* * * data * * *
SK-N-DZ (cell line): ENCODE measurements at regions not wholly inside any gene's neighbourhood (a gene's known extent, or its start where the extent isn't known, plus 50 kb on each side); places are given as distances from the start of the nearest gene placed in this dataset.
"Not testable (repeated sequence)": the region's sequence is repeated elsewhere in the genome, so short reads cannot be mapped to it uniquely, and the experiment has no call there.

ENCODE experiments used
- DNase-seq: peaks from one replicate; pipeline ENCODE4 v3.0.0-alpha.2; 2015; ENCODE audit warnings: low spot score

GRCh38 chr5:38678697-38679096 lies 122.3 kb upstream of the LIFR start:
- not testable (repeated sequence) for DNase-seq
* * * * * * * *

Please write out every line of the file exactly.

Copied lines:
SK-N-DZ (cell line): ENCODE measurements at regions not wholly inside any gene's neighbourhood (a gene's known extent, or its start where the extent isn't known, plus 50 kb on each side); places are given as distances from the start of the nearest gene placed in this dataset.
"Not testable (repeated sequence)": the region's sequence is repeated elsewhere in the genome, so short reads cannot be mapped to it uniquely, and the experiment has no call there.

ENCODE experiments used
- DNase-seq: peaks from one replicate; pipeline ENCODE4 v3.0.0-alpha.2; 2015; ENCODE audit warnings: low spot score

GRCh38 chr5:38678697-38679096 lies 122.3 kb upstream of the LIFR start:
- not testable (repeated sequence) for DNase-seq